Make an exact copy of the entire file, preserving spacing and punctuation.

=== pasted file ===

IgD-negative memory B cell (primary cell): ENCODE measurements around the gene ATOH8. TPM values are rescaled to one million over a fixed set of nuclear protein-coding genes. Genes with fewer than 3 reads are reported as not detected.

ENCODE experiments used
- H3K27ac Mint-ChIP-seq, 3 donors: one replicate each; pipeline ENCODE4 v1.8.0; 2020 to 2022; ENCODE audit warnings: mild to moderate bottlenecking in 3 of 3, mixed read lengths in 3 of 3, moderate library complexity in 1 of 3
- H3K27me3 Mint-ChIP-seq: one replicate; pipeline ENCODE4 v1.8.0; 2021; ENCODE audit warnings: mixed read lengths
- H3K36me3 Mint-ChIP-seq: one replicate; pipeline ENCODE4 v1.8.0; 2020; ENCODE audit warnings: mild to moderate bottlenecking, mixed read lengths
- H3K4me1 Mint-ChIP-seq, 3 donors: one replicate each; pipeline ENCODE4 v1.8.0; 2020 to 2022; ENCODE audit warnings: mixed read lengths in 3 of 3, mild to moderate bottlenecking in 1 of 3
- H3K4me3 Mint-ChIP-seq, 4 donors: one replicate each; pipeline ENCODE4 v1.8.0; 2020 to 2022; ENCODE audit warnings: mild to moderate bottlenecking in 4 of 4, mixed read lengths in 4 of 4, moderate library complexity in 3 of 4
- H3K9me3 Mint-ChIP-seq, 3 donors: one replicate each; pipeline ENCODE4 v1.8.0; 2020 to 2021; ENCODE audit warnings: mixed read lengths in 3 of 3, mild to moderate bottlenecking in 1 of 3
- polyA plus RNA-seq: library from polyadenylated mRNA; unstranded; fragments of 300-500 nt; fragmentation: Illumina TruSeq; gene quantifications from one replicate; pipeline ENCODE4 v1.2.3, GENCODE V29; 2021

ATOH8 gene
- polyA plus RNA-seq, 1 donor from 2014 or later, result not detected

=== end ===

IgD-negative memory B cell (primary cell): ENCODE measurements around the gene ATOH8. TPM values are rescaled to one million over a fixed set of nuclear protein-coding genes. Genes with fewer than 3 reads are reported as not detected.

ENCODE experiments used
- H3K27ac Mint-ChIP-seq, 3 donors: one replicate each; pipeline ENCODE4 v1.8.0; 2020 to 2022; ENCODE audit warnings: mild to moderate bottlenecking in 3 of 3, mixed read lengths in 3 of 3, moderate library complexity in 1 of 3
- H3K27me3 Mint-ChIP-seq: one replicate; pipeline ENCODE4 v1.8.0; 2021; ENCODE audit warnings: mixed read lengths
- H3K36me3 Mint-ChIP-seq: one replicate; pipeline ENCODE4 v1.8.0; 2020; ENCODE audit warnings: mild to moderate bottlenecking, mixed read lengths
- H3K4me1 Mint-ChIP-seq, 3 donors: one replicate each; pipeline ENCODE4 v1.8.0; 2020 to 2022; ENCODE audit warnings: mixed read lengths in 3 of 3, mild to moderate bottlenecking in 1 of 3
- H3K4me3 Mint-ChIP-seq, 4 donors: one replicate each; pipeline ENCODE4 v1.8.0; 2020 to 2022; ENCODE audit warnings: mild to moderate bottlenecking in 4 of 4, mixed read lengths in 4 of 4, moderate library complexity in 3 of 4
- H3K9me3 Mint-ChIP-seq, 3 donors: one replicate each; pipeline ENCODE4 v1.8.0; 2020 to 2021; ENCODE audit warnings: mixed read lengths in 3 of 3, mild to moderate bottlenecking in 1 of 3
- polyA plus RNA-seq: library from polyadenylated mRNA; unstranded; fragments of 300-500 nt; fragmentation: Illumina TruSeq; gene quantifications from one replicate; pipeline ENCODE4 v1.2.3, GENCODE V29; 2021

ATOH8 gene
- polyA plus RNA-seq, 1 donor from 2014 or later, result not detected